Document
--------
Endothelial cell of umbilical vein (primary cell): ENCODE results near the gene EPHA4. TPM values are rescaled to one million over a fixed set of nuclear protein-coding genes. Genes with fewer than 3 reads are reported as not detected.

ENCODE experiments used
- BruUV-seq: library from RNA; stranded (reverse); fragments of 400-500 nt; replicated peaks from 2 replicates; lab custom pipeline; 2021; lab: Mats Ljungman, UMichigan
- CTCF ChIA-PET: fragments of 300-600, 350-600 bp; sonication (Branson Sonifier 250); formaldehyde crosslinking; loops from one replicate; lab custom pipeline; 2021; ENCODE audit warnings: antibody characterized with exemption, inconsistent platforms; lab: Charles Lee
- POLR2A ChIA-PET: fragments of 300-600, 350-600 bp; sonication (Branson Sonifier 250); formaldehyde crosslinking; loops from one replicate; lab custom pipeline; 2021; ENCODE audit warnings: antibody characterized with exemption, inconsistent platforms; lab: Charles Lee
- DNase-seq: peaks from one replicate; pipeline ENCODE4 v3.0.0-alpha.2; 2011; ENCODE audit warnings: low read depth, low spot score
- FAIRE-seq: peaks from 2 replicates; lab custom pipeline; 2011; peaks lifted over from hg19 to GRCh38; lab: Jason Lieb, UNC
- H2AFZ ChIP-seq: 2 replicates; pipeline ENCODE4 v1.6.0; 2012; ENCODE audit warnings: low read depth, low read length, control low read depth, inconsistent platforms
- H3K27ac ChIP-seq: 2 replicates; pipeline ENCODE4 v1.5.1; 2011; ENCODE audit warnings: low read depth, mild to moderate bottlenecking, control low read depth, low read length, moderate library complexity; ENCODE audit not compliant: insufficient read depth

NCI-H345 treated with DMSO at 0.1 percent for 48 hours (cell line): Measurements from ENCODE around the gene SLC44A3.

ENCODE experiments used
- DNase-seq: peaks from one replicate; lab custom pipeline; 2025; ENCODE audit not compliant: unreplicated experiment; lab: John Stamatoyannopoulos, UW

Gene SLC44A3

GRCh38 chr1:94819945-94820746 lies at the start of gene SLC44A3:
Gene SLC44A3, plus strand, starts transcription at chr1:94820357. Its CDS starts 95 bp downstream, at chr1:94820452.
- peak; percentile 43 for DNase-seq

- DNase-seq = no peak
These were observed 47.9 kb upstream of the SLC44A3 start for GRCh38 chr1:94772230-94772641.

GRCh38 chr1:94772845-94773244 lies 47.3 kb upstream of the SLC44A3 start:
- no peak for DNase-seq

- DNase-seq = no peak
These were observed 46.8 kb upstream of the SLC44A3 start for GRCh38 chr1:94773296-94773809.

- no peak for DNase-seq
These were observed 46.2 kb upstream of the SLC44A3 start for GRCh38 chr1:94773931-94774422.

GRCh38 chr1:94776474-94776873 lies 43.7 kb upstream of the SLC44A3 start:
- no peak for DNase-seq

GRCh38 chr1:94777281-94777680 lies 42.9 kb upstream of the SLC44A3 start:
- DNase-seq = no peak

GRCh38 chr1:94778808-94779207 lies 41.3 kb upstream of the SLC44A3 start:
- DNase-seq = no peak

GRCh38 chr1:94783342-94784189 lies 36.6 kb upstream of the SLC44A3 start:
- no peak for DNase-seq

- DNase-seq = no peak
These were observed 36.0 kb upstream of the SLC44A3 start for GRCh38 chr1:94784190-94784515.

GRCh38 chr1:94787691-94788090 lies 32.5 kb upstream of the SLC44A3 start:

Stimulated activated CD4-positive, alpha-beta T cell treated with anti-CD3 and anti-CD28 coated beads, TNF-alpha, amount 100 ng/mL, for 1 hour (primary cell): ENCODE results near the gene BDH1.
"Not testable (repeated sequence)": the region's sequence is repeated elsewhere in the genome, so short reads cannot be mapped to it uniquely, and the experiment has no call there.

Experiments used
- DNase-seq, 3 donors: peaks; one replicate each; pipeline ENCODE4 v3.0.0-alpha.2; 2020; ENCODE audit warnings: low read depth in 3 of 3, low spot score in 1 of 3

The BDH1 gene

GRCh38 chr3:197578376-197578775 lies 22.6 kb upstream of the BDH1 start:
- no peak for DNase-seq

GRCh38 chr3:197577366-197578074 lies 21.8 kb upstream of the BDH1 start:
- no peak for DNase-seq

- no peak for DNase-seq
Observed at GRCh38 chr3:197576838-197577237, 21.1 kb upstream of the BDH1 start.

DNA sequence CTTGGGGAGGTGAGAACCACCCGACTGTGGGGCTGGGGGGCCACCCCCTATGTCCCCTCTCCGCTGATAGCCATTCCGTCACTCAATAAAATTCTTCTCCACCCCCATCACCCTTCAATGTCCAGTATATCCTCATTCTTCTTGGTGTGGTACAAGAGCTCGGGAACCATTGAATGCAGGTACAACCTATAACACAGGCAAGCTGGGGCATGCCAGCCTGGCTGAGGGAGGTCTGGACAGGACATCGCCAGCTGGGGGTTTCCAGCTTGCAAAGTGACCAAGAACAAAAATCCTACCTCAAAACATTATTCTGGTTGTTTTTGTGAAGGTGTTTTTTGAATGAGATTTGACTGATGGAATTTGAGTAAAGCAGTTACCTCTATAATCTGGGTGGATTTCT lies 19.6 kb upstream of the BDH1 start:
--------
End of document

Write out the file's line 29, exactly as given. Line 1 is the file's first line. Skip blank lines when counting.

GRCh38 chr1:94778808-94779207 lies 41.3 kb upstream of the SLC44A3 start: